The fate of Belmont’s former incinerator site on Concord Avenue is moving closer to a resolution as the Belmont Board of Selectmen heard from its consultant who narrowed the number of viable options to a pair of recreational uses.
Yet a wild card in the form of a mysterious developer who continues to express interest in the site could alter the hopes of those seeking to add a long needed playing space for youth and adult sports and, subsequently, place a large roadblock before the construction of a new town library.
With Town Meeting's approval of nearly $1 million in May to begin the regulatory process to "cap" and site and take down the abandoned incinerator building, the board is working towards a conclusion of a decade long wait deciding the future of the landfill near the Lexington town line.
Bruce Haskell of CDM Smith, which has been consulting with the town on the future of the former incinerator site, returned to the board since last meeting with them in March with data on three preferred options for the 17 acres of usable land.
Haskell revealed an innovative plan suggested by the board in March to create a solar farm – which would produce one megawatt of electrical output daily – would not be economically feasible as the town's Municipal Light Department would only be able to recoup its initial expense after a quarter century under current federal and state subsidy formulas.
Mark Paolillo, the Board's chairman, said ownership questions "could be complicated" with a light field.
Of the two other options, a passive use for the site with grass and a trail would cost the least to create a cover – or cap – over the site at $3.5 million, said Haskell.
The recreational component studied – either a rectangular turf field for soccer and lacrosse or two softball fields – would require the town to pay between $5.2 million to $5.4 million. A significant portion of the site is reserved for the Department of Public Works for storage, snow removal and composting.
The total cost to transform the site will be mitigated by the town's $4.1 million landfill stabilization fund.
While there was some support of the softball arrangement, last month Belmont School Superintendent Thomas Kingston told a task force discussing the placement of a new town library that the school district would likely run afoul of the federal Title IX equal access law if a field on the site was reserved exclusively for either boys or girls sports teams.
Other interested parties
After some discussion, the Selectmen felt the best option for the town would be either the soccer/lacrosse field or a small park.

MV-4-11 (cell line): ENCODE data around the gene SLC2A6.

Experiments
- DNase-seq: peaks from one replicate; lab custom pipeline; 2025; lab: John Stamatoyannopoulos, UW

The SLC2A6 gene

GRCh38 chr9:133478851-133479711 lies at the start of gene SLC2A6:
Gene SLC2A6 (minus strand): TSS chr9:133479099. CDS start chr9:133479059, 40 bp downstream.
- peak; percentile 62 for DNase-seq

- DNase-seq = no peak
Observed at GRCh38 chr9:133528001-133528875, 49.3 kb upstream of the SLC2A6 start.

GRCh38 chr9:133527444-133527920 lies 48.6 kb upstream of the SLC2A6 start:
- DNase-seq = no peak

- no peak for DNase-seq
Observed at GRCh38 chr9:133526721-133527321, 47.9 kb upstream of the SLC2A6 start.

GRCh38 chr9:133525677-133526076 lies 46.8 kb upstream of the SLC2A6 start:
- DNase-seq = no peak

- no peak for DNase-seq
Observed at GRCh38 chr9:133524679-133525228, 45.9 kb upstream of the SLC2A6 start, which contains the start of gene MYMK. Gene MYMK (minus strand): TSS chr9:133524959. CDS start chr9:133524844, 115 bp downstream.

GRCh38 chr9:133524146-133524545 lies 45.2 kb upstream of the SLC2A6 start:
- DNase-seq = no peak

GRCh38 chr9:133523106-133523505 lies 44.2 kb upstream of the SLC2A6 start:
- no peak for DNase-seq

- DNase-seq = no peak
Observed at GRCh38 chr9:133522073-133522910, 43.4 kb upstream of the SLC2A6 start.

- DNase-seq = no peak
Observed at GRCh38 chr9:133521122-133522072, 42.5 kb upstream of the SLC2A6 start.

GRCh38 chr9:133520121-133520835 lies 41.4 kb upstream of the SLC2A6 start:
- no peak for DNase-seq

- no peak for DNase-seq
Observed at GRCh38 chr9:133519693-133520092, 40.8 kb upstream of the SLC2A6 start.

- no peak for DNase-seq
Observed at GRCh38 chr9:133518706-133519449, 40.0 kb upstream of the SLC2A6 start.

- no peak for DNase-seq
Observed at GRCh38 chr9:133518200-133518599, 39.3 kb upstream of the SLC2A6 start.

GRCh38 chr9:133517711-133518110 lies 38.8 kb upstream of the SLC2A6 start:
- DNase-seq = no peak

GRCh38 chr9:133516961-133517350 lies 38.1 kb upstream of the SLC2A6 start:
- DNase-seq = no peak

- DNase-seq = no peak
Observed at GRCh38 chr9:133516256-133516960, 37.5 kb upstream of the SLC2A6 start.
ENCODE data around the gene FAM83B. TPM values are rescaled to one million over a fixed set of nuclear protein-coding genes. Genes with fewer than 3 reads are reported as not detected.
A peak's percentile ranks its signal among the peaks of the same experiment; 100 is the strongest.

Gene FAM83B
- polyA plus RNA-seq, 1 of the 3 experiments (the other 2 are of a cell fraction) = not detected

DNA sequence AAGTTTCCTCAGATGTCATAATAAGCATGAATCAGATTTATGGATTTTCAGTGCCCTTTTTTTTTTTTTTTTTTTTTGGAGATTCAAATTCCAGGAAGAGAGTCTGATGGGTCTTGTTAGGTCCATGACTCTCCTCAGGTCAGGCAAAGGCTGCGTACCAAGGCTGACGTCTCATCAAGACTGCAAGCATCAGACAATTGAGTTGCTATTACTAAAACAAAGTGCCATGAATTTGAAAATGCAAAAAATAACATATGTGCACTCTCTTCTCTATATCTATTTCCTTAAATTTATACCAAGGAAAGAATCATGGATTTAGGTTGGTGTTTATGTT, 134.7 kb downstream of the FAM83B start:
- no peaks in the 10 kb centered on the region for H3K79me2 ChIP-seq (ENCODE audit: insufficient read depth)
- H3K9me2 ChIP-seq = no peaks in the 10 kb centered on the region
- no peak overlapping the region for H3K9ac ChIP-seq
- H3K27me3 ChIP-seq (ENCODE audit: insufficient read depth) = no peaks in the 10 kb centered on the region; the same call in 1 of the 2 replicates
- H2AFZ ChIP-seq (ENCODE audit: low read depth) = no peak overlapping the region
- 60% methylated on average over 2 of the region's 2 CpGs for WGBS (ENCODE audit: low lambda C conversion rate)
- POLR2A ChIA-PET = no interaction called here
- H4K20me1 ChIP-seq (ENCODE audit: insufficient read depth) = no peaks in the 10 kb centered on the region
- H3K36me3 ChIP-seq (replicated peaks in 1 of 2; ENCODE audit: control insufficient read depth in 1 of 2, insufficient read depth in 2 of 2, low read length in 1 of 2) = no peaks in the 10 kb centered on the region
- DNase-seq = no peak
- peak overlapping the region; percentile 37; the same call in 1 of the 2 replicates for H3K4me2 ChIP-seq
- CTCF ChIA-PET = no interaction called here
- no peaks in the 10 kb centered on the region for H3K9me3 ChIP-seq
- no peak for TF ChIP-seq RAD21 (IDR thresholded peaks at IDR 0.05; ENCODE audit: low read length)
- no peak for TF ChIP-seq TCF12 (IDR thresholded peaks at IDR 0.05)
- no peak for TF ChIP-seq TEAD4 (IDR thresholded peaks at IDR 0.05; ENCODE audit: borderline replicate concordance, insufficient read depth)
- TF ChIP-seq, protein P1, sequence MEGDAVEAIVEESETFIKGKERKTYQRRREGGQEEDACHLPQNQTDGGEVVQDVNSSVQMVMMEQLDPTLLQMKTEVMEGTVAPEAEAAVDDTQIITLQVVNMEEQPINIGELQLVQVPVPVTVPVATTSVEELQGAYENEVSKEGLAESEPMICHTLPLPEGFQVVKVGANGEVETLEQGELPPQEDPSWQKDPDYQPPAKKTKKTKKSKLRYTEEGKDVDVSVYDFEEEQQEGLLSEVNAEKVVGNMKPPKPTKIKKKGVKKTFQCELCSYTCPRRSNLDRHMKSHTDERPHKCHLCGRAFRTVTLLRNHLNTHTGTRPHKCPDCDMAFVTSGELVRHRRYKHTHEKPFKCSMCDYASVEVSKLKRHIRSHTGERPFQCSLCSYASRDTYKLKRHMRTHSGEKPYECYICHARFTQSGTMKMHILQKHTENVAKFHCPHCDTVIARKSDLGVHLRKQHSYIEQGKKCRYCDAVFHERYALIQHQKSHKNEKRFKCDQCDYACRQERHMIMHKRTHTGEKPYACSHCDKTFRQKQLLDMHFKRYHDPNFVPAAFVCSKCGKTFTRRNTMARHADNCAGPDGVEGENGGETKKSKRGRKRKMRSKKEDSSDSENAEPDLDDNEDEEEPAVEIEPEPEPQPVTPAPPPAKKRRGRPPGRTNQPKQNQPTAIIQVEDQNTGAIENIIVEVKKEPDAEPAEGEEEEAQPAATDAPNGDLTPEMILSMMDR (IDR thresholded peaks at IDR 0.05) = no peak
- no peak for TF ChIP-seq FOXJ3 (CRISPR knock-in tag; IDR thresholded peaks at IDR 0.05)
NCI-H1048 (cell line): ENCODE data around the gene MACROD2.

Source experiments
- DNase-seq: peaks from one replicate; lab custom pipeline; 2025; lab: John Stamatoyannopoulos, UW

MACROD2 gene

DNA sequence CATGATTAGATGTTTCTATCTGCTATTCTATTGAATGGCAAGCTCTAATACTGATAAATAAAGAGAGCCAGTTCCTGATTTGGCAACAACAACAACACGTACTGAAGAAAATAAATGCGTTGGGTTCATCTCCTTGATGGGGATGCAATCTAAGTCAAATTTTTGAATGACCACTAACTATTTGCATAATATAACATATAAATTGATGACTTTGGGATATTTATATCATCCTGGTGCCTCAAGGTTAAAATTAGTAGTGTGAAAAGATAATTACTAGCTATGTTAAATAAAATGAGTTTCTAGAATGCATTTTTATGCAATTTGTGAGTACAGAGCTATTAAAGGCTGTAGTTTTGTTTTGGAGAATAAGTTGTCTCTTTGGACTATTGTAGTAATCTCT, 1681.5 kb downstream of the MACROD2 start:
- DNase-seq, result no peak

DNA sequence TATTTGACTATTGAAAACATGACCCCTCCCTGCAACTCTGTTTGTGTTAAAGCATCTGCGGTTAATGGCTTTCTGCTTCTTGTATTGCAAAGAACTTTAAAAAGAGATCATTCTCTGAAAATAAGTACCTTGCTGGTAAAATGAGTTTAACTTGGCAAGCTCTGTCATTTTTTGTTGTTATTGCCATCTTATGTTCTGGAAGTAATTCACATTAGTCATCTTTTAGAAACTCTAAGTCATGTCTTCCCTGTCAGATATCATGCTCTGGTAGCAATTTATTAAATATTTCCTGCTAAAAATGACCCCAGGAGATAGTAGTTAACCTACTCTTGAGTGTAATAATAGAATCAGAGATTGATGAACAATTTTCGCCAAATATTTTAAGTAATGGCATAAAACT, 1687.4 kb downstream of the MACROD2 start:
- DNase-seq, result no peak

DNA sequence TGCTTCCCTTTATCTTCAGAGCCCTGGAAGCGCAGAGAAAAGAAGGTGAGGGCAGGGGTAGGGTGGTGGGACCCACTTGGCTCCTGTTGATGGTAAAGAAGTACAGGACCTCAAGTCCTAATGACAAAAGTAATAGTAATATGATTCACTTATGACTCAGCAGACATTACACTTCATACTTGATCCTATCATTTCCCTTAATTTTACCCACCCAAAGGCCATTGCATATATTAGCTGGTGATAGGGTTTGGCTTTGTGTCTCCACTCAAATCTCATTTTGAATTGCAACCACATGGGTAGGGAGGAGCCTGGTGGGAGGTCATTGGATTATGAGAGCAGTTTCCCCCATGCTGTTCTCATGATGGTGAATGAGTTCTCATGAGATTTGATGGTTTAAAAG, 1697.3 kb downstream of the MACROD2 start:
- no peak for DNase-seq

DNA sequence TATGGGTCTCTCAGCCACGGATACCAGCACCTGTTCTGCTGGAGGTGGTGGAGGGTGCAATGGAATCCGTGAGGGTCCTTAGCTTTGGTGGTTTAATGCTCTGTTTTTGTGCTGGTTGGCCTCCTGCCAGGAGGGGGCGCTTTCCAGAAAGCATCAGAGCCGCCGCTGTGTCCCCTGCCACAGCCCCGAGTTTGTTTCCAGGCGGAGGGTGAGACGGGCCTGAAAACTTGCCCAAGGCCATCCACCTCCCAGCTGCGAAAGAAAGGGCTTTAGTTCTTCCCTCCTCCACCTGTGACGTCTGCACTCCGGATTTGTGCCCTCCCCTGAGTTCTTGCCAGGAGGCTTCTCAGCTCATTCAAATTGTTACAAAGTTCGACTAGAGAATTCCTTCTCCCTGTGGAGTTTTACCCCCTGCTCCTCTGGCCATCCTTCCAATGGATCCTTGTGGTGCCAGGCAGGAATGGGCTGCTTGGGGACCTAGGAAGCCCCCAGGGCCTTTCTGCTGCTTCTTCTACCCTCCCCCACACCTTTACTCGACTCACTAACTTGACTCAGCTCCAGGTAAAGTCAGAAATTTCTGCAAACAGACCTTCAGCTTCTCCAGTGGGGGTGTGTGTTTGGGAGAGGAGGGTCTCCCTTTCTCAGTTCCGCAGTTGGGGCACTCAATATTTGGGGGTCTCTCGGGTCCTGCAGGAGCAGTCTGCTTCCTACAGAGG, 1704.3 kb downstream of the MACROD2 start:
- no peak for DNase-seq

While the board limiting its official focus on the two recreation alternatives, hanging over the project is a proposal from an unidentified development team which has expressed interest in the parcel.
Selectman Ralph Jones noted an intermediary for the developer said it would take on the considerable expense of capping the site if it was selected to develop the landfill.
In return, the town would reap a $4 million windfall from the landfill fund in addition to a long-term boost in tax revenue from commercial development off the Concord Avenue site.
If the board ultimately goes with a private plan, it would put a serious dent into the , allowing for a new town library to be built on the land adjacent to the Mobil station.
Yet there is some concern that a private commercial building on the site may be hard for the state to swallow, said the town's attorney.
Haskell and Belmont Town Counsel George Hall said that once the selectmen decide on an option, the project would move into a "post-closure" period which will include negotiations with two state agencies – the Department of Environmental Protection and Division of Capital Asset Management – on resolving a long-running question of the parcel's legal ownership.
But according to both men, a commercial project on the site would raise another complication for the state agencies would not likely issue a deed to the town without some municipal use component.
The earliest the town can begin discussing their plans with the state will be in July, said Haskell.
"We are confident that it will be resolved but not quickly," said Hall.
"So it makes sense we have some ongoing dialogue" with those private companies interested in the site, said Paolillo.